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Broadcast Bar

Aug 13, 2012 12:17 PM


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Manning’s is a new upscale New Orleans venue, filled with Manning sports and family memorabilia, including material from Archie Manning’s career as quarterback with the New Orleans Saints and from the careers of his sons Peyton and Eli.

There are a large number of flatpanel TVs (34 total), but design consultant Rob Pourciau of JBA Consulting Engineers, Metarie, LA, worked hard not to “decorate with TVs,” choosing instead to position them to blend with the French Quarter architecture yet provide clear sightlines for watching the various games constantly shown while the restaurant is open.

The AV system serves a dual purpose: entertaining the restaurant patrons in realtime, and providing a venue for sports commentary TV and radio broadcasts (with patrons serving as a live studio audience). This is a great example of an emerging trend that allows sports bars (and churches and schools for that matter) to use AV to serve live and virtual audiences simultaneously and to use live events as content creation for streamed or VOD events.

Visually, the focal point of Manning’s first floor is an area called the End Zone, which includes 19 leather recliners in two tiers facing a broadcast anchor desk. Behind and above the anchor desk is a 4x4 videowall that is 13.5ft. wide and 7.5ft. tall. The videowall, with its 16 Paradyne Technology 46in. Super Narrow displays, serves as a background for an on-air personality during TV broadcasts and as a supersized TV the rest of the time. Pourciau used a Crestron DVPHD multi-window video processor to power the videowall, and it mostly sends one or four main images to the wall, but it has the option to display, in addition, RSS feeds, scrolling text, and digital signage messaging.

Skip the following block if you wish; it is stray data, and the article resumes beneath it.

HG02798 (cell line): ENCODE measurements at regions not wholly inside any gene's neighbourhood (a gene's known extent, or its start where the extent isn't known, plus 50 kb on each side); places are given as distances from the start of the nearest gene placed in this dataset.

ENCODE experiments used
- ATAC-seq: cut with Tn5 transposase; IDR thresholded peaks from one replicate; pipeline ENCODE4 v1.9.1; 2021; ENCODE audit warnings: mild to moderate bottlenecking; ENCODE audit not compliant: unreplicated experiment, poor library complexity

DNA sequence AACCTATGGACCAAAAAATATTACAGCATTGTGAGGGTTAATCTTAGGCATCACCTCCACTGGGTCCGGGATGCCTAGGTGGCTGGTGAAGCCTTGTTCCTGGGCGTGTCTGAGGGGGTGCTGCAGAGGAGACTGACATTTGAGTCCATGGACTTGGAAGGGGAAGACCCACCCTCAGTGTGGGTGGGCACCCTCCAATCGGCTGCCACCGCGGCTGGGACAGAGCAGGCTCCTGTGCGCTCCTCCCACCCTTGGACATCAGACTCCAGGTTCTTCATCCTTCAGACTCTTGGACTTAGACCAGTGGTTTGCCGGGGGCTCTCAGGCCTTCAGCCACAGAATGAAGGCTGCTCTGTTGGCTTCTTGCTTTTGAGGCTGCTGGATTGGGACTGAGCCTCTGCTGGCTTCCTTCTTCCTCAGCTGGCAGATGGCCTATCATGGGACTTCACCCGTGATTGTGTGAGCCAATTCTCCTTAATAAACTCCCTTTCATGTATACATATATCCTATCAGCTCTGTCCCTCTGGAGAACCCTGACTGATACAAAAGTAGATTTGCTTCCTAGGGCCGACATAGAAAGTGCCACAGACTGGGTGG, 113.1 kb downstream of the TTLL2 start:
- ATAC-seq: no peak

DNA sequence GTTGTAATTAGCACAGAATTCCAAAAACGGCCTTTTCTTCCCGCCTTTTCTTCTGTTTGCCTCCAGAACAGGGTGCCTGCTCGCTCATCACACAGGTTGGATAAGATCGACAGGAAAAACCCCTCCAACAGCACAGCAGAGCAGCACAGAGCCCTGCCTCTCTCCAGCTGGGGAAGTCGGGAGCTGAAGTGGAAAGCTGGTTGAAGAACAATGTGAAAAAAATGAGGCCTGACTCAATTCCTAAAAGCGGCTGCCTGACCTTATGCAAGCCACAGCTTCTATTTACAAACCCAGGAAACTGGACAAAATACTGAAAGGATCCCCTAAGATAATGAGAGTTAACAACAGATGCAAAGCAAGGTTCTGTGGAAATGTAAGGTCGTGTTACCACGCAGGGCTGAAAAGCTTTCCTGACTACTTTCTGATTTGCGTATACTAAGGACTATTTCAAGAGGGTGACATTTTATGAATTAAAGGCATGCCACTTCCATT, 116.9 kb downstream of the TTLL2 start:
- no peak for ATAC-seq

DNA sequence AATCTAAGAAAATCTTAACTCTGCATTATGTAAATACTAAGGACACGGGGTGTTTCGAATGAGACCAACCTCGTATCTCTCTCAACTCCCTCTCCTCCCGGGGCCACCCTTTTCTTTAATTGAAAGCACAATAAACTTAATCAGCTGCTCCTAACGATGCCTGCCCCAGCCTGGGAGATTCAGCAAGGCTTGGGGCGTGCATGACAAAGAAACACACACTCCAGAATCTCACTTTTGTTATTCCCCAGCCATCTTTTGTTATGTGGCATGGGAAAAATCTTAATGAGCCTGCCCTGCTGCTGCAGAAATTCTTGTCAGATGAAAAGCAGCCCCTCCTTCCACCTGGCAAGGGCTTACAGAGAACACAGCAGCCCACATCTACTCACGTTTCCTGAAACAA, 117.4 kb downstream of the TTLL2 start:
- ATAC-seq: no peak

Although Fred Martinez of Harrah’s Entertainment designed a broadcast LED lighting system for the End Zone, the design team did not include cameras or other broadcast gear, knowing that TV and radio production crews would prefer to bring their own. Instead, Pourciau designed the space to handle broadcast-quality digital signals with an input for a production system plus an outside connection for a mobile remote truck and satellite uplink.

In addition to the End Zone broadcast area, the main floor includes a private dining room called Archie’s Room, with a 50in. Samsung flatpanel TV and surround sound, plus an exterior courtyard dining area with four 46in. Samsung TVs in weatherproof housings.

Pourciau used a Crestron processor, together with two 6in. and two wireless 8in. touchscreens, to control all of the routing, all of the lighting (including the broadcast lighting), the source and channel selection for each TV, and the source and volume levels for each zone of the MediaMatrix-based sound system. John McGovern of Covington, LA-based integrator PSX handled programming and built the equipment racks.

Upstairs is the Stadium Club, a three-way divisible banquet room able to host up to 300 people, opening to a beautiful wrap-around balcony. It has its own kitchen, 42in. Samsung TVs, its own zones in the sound system, plus computer inputs and wireless microphones.



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